Iran protests Western stance on mass protests over woman’s death

Sept 26, 2022: According to a report by Reuters, Iran summoned the British and Norwegian ambassadors over what it called interference and hostile media coverage of the nationwide unrest triggered by the death of a woman detained by morality police.

Foreign Minister Hossein Amirabdollahian also criticised U.S. support for “rioters” – the label Tehran has used for many who have joined the protests which have swept the country, prompting a security crackdown and curbs on internet and phones.

Demonstrations which erupted more than a week ago at the funeral of a 22-year-old Kurdish woman named Mahsa Amini, who died in detention after being arrested by police enforcing the Islamic Republic’s strict restrictions on women’s dress, have turned into the biggest protests in years.

Clashes continued between security forces and protesters in several northwestern regions, according to sources in the cities of Tabriz, Urmia, Rasht and Hamedan. Activists said there were also protests in districts of the capital, Tehran.

A main teachers union, in a statement posted on social media on Sunday, called for teachers and students to stage the first national strike since the unrest began, on Monday and Wednesday.

It urged teachers, trade unions, military veterans and artists to “stand with pupils, students and people seeking justice in these difficult but hopeful days”.

Details of casualties have trickled out slowly, partly because of the restrictions on communication.

The sister of a 20-year-old woman identified as Hadis Najafi told a US-based activist that she died on Wednesday after being shot by security forces. Videos of Najafi had been shared on Twitter, showing her without hijab and protesting in Karaj, 30 km (20 miles) northwest of Tehran.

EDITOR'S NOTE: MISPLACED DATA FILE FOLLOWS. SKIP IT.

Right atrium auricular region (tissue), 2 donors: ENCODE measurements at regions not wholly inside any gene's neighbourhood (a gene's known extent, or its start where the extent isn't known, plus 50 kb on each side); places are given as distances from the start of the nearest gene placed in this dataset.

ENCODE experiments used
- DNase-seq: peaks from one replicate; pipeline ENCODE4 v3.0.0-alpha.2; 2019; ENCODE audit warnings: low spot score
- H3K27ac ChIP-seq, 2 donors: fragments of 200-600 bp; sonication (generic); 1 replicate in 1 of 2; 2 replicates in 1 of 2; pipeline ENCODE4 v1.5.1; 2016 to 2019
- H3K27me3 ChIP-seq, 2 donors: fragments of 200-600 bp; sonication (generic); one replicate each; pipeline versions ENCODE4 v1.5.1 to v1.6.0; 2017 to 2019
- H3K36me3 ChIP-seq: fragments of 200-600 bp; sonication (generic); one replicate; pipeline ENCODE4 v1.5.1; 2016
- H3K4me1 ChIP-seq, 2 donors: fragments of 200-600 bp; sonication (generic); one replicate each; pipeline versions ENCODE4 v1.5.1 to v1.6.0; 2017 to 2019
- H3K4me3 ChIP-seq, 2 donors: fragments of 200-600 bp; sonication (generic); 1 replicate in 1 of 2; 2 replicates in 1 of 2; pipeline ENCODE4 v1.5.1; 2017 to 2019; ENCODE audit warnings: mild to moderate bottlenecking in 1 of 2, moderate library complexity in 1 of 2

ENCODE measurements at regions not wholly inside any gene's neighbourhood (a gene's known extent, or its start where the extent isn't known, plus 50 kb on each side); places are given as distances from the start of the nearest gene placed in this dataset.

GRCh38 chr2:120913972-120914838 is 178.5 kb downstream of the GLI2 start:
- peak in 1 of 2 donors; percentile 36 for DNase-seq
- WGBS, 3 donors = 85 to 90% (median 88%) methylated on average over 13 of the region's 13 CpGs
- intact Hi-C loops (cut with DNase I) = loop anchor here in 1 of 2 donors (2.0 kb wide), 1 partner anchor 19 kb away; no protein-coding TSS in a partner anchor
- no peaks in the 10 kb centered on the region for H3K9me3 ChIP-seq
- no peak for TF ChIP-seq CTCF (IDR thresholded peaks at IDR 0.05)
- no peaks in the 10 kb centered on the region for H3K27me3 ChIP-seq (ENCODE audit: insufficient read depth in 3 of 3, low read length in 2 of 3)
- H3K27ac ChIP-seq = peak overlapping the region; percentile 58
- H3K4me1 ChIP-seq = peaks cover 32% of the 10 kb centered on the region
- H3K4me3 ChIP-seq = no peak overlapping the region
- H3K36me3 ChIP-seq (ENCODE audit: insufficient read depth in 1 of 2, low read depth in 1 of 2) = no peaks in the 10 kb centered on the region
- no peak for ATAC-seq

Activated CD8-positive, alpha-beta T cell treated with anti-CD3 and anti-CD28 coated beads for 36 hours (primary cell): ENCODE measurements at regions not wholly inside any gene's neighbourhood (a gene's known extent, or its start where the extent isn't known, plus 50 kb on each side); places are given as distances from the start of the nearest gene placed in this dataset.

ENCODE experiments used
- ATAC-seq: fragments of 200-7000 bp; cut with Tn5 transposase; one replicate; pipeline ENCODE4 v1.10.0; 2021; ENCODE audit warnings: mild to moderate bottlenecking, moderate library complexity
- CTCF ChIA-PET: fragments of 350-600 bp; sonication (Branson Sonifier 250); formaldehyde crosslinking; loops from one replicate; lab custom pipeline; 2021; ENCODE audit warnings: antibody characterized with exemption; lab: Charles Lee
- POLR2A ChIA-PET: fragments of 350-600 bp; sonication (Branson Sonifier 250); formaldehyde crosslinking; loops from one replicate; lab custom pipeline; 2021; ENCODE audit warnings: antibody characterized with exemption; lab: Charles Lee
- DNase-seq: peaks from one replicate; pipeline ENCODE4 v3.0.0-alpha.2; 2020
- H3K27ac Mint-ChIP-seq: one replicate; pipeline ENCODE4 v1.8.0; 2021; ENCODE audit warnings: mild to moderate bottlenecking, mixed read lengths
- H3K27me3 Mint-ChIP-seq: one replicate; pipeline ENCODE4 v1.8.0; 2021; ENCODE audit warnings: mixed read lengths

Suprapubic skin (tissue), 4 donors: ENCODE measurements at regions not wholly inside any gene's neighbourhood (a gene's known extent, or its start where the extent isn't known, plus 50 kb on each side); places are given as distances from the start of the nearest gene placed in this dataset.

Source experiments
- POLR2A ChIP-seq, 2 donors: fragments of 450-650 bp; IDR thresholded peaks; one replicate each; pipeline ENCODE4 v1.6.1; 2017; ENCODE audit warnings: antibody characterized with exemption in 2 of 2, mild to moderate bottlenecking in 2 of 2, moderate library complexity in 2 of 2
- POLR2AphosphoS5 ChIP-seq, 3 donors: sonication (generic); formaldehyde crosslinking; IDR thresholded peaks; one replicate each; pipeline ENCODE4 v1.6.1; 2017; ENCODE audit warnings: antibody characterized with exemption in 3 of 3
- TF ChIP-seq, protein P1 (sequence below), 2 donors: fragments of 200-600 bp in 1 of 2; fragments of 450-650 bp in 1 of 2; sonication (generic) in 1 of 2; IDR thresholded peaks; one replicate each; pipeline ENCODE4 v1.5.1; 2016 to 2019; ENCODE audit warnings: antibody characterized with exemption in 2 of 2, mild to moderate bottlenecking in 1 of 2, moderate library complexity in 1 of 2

European Union foreign policy chief Josep Borrell said Iran should “immediately stop the violent crackdown on protests and ensure internet access”. He also called for information on the number of people killed and arrested, and an investigation into “the killing of Mahsa Amini”.

President Ebrahim Raisi has said Iran ensures freedom of expression and that he has ordered an investigation into Amini’s death. He also said that “acts of chaos” were unacceptable and that Iran must deal decisively with the unrest. At the United Nations, he said extensive coverage of Amini’s case was “double standards”, pointing to deaths in US police custody.

Amirabdollahian said the United States was supporting ‘rioters’ and seeking to destabilise Iran, a stance he said contradicted American calls for stability in the region and for a nuclear deal with Tehran.

Iran’s Foreign Ministry summoned Britain’s ambassador in response to the “hostile character” of London-based Persian language media. Britain’s foreign ministry said it championed media freedom and condemned Iran’s “crackdown on protesters, journalists and internet freedom”.

Norway’s envoy was also summoned to explain the “interventionist stance” of its parliament speaker Masud Gharahkhani, who has expressed support for the protesters.

Iran’s state television said 41 people have been killed since the protests broke out following Amini’s death on Sept 16. The semi-official Mehr news agency said on Sunday eight members of the Basij, a militia under the umbrella of the Revolutionary Guards, were among the dead.

State media said 12 bank branches were destroyed in the unrest in recent days, and 219 ATMs have been damaged.

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